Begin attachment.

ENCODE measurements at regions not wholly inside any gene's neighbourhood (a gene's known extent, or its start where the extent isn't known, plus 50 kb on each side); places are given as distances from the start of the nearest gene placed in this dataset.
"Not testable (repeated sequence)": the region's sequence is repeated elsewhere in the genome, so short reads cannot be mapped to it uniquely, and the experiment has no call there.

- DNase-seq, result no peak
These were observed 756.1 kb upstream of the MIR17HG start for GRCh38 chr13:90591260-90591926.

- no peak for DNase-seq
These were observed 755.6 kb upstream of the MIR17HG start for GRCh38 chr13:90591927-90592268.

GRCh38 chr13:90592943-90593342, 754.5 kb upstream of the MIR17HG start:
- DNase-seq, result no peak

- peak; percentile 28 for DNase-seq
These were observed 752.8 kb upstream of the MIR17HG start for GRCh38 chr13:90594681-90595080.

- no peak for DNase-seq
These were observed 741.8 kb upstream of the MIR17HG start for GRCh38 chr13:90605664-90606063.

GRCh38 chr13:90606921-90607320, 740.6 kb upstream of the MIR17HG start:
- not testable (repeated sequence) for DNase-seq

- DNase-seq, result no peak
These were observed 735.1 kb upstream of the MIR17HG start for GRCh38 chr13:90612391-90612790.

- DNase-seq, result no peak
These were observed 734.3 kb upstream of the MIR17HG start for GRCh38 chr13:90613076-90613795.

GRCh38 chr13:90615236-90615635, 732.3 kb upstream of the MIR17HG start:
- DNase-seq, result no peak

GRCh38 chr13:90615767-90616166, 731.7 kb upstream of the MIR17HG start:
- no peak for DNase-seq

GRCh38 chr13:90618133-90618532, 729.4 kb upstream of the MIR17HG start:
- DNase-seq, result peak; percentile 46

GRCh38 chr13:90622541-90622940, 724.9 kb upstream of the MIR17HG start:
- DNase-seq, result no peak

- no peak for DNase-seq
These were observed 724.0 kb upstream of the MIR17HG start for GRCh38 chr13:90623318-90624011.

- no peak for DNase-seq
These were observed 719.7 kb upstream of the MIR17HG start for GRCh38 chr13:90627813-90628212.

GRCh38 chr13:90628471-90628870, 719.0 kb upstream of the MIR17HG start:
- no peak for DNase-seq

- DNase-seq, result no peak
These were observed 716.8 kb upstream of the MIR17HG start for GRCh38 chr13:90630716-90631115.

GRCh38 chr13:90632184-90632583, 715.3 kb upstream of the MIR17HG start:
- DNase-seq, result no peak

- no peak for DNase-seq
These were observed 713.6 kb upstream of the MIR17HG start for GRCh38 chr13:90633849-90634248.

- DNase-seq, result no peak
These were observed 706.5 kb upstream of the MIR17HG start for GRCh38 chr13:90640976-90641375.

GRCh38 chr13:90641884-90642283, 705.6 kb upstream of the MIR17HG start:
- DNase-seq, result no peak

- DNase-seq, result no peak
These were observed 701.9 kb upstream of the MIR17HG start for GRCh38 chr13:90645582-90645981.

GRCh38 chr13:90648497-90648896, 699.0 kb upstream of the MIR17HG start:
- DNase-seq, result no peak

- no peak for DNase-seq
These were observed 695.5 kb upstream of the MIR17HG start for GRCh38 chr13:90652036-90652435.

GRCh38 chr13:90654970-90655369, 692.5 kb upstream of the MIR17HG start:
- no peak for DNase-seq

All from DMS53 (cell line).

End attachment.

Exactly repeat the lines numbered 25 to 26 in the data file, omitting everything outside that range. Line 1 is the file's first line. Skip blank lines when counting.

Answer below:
GRCh38 chr13:90622541-90622940, 724.9 kb upstream of the MIR17HG start:
- DNase-seq, result no peak